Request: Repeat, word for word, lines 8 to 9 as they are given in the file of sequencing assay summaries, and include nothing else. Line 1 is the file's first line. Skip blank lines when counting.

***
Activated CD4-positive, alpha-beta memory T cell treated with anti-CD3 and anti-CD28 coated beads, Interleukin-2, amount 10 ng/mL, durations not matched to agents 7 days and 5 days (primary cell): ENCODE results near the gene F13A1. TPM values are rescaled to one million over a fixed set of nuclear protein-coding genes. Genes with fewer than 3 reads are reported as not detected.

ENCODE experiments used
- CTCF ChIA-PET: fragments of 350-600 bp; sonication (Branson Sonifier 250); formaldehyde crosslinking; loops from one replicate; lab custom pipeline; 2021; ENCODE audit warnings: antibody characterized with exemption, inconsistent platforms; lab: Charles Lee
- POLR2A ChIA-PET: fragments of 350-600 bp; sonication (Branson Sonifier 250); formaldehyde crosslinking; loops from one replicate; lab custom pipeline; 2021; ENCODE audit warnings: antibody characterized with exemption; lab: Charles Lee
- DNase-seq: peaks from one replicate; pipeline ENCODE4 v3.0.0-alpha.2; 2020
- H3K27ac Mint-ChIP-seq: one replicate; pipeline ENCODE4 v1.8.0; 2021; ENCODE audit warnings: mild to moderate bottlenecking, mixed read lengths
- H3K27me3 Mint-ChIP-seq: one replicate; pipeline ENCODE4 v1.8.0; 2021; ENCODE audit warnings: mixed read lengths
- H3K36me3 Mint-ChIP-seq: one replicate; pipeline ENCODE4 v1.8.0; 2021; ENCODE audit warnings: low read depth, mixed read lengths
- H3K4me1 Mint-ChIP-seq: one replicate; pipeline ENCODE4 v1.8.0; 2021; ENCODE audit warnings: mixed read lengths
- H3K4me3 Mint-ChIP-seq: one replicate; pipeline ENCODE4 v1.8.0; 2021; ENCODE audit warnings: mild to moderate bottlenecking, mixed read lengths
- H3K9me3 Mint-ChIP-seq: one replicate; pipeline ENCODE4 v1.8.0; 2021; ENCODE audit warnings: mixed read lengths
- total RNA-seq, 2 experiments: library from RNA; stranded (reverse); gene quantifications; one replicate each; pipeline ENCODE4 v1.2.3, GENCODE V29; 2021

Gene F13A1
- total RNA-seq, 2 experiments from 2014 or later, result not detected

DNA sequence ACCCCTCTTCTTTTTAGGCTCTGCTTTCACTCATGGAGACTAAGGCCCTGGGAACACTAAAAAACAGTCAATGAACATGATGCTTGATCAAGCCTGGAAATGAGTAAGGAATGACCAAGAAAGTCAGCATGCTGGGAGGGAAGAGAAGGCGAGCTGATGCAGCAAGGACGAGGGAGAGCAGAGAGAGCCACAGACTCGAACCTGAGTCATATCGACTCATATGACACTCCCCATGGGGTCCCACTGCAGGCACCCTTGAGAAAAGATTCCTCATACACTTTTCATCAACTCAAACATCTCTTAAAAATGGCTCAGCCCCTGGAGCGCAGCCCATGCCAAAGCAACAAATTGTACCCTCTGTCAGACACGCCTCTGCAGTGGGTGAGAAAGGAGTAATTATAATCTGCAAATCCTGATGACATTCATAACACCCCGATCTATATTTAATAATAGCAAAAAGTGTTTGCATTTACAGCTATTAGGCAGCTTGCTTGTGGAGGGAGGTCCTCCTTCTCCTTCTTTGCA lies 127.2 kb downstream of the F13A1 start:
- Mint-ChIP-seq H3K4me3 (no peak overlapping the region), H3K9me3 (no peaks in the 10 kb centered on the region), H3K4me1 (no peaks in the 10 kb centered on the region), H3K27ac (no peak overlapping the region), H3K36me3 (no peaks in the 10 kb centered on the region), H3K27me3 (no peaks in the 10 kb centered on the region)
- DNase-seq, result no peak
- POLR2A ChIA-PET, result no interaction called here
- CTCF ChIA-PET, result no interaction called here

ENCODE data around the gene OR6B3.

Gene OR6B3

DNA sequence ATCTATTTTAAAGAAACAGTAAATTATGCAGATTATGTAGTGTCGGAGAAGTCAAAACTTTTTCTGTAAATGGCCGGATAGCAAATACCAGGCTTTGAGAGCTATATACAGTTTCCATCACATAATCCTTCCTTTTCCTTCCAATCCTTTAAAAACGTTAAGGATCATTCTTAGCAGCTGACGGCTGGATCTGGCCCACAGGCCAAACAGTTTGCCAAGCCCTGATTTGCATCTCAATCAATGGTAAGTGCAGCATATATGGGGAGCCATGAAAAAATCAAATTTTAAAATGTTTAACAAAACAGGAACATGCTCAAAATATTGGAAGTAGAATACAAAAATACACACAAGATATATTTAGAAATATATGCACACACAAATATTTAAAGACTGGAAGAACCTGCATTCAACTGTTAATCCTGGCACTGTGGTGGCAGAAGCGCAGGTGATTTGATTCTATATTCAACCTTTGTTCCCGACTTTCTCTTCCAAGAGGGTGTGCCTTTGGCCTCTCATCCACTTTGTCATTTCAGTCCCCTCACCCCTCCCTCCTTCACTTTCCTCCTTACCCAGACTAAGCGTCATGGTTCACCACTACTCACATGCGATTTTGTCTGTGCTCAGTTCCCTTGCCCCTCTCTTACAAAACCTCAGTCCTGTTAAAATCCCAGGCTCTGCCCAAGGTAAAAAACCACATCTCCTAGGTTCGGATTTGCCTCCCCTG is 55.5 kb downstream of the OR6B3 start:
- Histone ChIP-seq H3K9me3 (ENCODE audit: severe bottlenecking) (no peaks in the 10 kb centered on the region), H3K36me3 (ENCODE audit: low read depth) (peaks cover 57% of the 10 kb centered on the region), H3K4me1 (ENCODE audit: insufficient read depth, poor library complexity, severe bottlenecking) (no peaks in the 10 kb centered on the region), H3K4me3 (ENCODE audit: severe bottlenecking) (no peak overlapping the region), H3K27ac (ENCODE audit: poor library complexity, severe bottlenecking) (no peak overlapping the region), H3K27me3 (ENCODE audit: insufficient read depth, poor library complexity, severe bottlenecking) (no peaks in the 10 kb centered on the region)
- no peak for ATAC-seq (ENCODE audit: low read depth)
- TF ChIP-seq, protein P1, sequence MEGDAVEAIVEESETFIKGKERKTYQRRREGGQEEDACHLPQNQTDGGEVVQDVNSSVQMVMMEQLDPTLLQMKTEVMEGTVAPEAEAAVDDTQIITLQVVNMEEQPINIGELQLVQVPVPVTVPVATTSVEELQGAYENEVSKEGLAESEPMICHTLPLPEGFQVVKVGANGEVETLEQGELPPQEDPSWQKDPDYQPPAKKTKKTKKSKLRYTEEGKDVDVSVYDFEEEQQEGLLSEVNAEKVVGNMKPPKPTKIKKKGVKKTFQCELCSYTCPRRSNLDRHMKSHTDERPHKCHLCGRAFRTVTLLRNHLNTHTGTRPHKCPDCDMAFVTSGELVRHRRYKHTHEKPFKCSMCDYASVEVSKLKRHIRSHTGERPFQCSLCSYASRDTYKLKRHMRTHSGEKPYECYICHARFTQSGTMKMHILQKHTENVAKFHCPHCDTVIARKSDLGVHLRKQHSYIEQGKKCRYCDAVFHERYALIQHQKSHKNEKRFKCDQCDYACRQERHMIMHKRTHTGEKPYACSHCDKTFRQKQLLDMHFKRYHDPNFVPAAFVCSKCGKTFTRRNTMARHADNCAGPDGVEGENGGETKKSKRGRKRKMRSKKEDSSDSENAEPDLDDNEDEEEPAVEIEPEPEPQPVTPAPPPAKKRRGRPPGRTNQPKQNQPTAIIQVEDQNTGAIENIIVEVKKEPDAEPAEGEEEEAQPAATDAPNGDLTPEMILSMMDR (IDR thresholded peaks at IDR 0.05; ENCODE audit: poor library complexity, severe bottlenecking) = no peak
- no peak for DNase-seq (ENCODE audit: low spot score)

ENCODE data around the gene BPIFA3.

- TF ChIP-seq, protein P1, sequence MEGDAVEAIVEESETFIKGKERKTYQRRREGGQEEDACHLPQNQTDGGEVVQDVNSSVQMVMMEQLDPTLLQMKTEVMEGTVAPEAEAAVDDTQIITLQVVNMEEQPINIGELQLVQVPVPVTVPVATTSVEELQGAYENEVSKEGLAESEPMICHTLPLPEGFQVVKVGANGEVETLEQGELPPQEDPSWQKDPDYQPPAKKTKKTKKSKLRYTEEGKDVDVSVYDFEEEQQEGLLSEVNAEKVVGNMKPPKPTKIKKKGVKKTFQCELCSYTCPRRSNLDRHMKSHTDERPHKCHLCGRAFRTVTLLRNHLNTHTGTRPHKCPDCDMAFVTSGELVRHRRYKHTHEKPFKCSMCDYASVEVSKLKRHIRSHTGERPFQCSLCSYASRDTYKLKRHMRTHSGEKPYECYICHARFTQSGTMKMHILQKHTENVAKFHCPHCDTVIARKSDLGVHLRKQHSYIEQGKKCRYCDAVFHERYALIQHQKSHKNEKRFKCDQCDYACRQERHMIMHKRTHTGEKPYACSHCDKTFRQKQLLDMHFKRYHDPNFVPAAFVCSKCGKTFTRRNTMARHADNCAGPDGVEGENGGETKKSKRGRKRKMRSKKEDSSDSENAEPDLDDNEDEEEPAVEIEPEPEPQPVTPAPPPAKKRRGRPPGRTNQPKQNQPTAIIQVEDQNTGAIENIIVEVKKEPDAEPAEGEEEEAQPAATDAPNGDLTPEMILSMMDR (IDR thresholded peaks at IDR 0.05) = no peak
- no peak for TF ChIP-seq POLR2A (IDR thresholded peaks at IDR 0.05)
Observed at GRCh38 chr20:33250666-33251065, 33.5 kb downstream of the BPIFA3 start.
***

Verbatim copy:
- H3K36me3 Mint-ChIP-seq: one replicate; pipeline ENCODE4 v1.8.0; 2021; ENCODE audit warnings: low read depth, mixed read lengths
- H3K4me1 Mint-ChIP-seq: one replicate; pipeline ENCODE4 v1.8.0; 2021; ENCODE audit warnings: mixed read lengths